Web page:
9. GTdem says:

    The problem with the Voter ID law is that it imposes an unequal burden on some voters. (some people already have valid IDs, some don’t)

    If the law required ALL voters to get a new photo ID in order to vote, I think it would go over better. This would mean you don’t get to use your drivers license or student ID, etc. That way there would be only one acceptable form of ID to vote and all voters would have to jump through the same hoops to get it.

    Of course they would have to be free, and the state would have to pick up the tab.

    Any thoughts on this?

  10. Good point Decaturguy. I’m a very young looking 26 years old and I hardly ever get carded for alcohol. I can only imagine how rare it is for a 60 year old.

    To Demonbeck: You must either be Perry McGuire or be a close friend to call into question Thurbert Baker’s timing.

    This lawsuit has been in the works for a while, but there hasn’t been a decision to be appealed. On Friday, a judge issued a ruling. Baker appealed that ruling the next business day. It happens to be 8 days before the election, but the initial ruling was issued only 11 days before. That’s a very quick turnaround considering legal briefs must be read and written.

    But I will put it in terms that maybe McGuire supporters can understand. A Chic-fil-a is shut down on a Friday. Over the weekend, lawyers write briefs appealing the ruling of the local board of health. On Monday they file those motions with the proper authorities.

    Now does it seem so “interesting?”

  11. UGAMatthew says:

    GTdem,
    That still doesn’t address the problem opponents argue: old and underprivileged folks aren’t able to get a ride to acquire the id. Or at least that’s the point boiled down.

    Mrs. Kornstein,
    State issue school ideas are valid because the gov. knows that a student had to present an ample number of accepted forms of identification. It can’t make a blanket assumption about prviate schools.

  12. Demonbeck says:

    No, Chrisishardcore,

    It’s interesting that Thurbert Baker didn’t refusr to file the appeal at all. Clearly, Thurbert did so, knowing that it would become an election issue against him if he didn’t. Remember his refusal to appeal the redistricting case?

  13. Tater Tate says:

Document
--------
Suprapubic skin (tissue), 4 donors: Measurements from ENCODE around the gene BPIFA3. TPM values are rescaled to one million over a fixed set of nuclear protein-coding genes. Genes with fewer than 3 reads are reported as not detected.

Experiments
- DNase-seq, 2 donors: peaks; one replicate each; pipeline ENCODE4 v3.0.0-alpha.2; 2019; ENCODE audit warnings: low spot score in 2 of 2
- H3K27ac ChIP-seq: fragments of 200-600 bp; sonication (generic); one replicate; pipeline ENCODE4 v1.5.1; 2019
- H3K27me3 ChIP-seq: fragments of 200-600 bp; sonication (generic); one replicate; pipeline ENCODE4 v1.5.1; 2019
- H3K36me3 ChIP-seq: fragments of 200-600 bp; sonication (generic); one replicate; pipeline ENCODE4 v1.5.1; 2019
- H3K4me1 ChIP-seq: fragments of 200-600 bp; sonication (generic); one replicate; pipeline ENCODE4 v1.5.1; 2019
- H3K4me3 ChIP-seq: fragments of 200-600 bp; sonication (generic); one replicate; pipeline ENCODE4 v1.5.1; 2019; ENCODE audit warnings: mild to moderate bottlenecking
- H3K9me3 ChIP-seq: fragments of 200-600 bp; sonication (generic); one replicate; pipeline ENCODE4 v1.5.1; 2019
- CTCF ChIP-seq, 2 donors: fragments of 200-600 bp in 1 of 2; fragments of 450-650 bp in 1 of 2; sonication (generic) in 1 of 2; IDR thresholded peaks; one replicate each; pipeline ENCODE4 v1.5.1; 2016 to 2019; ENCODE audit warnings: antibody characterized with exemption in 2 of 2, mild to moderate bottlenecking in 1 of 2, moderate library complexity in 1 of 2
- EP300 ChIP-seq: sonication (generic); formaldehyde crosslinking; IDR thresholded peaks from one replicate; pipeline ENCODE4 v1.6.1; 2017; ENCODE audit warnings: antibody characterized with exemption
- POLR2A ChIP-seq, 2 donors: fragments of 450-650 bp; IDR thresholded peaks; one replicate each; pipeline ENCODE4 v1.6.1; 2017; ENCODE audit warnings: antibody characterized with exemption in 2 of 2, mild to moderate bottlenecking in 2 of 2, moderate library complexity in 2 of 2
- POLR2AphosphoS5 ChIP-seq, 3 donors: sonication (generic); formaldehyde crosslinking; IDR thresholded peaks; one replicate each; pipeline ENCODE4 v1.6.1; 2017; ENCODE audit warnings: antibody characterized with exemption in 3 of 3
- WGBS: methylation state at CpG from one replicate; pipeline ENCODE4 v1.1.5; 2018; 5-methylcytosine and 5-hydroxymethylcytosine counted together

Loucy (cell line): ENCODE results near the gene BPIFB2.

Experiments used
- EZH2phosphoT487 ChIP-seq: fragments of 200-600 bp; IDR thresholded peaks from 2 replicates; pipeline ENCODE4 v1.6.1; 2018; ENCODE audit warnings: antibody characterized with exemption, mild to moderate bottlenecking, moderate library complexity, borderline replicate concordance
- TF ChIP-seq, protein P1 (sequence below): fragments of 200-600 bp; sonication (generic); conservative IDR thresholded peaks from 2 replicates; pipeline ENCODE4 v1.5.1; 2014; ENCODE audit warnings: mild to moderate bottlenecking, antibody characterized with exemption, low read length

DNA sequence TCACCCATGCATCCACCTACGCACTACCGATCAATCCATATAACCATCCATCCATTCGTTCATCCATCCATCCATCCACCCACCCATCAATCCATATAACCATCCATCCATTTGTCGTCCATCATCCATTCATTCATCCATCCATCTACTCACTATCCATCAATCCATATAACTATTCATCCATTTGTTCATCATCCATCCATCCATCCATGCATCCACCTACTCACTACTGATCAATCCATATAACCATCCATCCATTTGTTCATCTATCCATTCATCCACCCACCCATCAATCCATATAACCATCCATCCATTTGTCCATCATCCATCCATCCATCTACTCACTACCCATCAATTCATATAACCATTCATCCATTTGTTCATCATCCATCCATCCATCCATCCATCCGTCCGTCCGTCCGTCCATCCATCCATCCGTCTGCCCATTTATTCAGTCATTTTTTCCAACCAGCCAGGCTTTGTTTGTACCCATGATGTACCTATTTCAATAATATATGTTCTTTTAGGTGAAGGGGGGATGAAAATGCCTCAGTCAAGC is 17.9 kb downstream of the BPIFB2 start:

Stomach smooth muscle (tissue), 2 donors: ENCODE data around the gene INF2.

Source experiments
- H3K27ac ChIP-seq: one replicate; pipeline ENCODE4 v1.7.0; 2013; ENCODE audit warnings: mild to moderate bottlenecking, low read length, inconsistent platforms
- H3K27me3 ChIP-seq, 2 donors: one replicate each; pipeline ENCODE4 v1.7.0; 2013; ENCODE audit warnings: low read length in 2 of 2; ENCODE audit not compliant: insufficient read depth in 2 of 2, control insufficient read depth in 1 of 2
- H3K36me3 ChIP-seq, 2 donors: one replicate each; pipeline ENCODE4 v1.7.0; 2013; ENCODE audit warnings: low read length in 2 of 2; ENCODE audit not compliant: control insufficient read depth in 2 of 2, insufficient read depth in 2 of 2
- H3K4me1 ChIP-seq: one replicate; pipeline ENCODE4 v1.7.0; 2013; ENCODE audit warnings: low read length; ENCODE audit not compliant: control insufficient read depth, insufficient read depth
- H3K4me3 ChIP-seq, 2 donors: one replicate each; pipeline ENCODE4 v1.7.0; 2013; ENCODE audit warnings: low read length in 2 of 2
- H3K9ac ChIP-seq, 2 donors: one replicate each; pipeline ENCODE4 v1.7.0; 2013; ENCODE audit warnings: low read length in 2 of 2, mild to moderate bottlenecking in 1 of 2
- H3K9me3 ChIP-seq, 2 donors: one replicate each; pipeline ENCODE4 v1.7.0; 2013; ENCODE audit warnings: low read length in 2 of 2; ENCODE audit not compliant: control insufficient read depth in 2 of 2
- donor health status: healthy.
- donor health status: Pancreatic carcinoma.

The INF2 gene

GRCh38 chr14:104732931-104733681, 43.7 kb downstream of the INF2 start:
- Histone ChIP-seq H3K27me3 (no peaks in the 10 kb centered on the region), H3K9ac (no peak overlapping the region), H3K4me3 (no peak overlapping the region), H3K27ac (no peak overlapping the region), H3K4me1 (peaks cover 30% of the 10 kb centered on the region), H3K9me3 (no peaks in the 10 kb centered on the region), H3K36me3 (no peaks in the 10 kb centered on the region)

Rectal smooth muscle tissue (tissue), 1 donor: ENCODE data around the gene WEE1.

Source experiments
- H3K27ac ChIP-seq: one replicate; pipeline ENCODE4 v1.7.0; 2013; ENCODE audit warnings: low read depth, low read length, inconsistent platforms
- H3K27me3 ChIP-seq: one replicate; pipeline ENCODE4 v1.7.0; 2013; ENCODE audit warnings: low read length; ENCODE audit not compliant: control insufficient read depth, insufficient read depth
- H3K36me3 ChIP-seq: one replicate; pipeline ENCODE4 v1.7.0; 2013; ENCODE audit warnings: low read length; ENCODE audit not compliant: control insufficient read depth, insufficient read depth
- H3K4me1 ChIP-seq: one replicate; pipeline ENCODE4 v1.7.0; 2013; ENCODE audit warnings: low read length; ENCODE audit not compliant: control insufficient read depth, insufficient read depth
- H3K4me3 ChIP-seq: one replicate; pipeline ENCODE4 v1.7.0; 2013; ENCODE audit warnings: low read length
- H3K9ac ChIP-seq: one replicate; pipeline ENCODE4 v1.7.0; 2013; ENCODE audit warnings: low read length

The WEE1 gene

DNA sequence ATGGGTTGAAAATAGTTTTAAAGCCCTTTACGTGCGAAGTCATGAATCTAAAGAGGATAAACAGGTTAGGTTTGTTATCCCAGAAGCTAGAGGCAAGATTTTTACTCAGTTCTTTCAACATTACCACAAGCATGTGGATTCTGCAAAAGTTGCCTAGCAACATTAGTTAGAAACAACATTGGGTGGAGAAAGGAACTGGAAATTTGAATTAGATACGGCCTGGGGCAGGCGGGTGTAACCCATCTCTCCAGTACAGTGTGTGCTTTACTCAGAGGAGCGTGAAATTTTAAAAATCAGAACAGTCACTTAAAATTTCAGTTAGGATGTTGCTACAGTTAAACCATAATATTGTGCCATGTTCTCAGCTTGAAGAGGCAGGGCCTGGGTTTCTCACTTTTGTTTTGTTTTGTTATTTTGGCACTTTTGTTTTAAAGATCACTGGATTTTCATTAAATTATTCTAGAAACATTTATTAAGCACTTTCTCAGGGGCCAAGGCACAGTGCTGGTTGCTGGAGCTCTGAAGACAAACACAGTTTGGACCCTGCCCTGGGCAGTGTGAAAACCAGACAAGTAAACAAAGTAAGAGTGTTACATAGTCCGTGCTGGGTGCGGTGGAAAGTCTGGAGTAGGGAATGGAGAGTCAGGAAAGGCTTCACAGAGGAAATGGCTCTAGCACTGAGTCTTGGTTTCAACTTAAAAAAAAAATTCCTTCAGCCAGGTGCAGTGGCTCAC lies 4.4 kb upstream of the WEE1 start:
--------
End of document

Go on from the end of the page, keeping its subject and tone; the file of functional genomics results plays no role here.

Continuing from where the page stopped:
In my neck of the woods they have manecures and talk on cell phones, but pull out their food stamps at the Piggly Wiggly.

    Poor things can’t get no photo id.

  14. benevolus says:

    Chris: “I mean, we are basically saying the boards of elections are good enough arbiters on every day of the year to determine your identity — except election day!” That is the funniest thing I’ve read in a while! Touche!

    Loren, I would like to know why you support a voter ID.
    Also, the Carter-Baker commission suggested a photo ID, if I recall, not because it would discourage fraud, but because it would enhance voter confidence. And of course, that voter confidence is eroded when people say crap like “Democrats want illegal aliens to vote”. I have yet to hear a story about how a photo ID is going to stop an illegal alien from voting. Those guys are the ones who have the fake ID’s already anyway! That would be a voter roll issue, which has nothing to do with an ID card.

    And besides, the Commission was most definitely NOT “fully” in favor of the ID. There was strong dissent among the members. You can look it up.

    And why EVER do away with provisional ballots? Anyone should have a chance to appeal a denial of their right to vote.

    Fiddes- the easiest demographic to visualize who don’t have the ID are elderly, who may also be infirm. They’ve been voting for years- even decades, without this ID, and now they have to find someone to take them somewhere to get a picture that they don’t want taken so that they can do the same thing they’ve been doing all along. It IS a hardship, and it is unecessary because it doesn’t address any problem. There is no voter impersonation fraud in Georgia. The system we have has been working flawlessly as far as that goes. People have just been made to feel that there is a problem so that some can push this idea forward for, presumably, other reasons.

  15. Fiddes says:

    Tater Tate, you are just a rich elitest. Have you no respect for the poor?

    Decaturguy, why add the “l” to my name (grin)?

  16. Fiddes says:

    “Fiddes- the easiest demographic to visualize who don’t have the ID are elderly, who may also be infirm. They’ve been voting for years- even decades, without this ID, and now they have to find someone to take them somewhere to get a picture that they don’t want taken so that they can do the same thing they’ve been doing all along.”

    Forget visualization…WHO IS THIS PERSON OF WHICH YOU SPEAK? And if they are so damn infirm, aren’t they voting by absentee ANYWAY? Oh, let me guess…they can’t afford the stamp to mail in the ballot! Christ!

  17. GTdem says:

    UGAMatthew,

    I agree that it doesn’t address that issue but at least it starts to address the inequity (real or perceived) of allowing some people to use IDs they already have while requiring others to get new ID.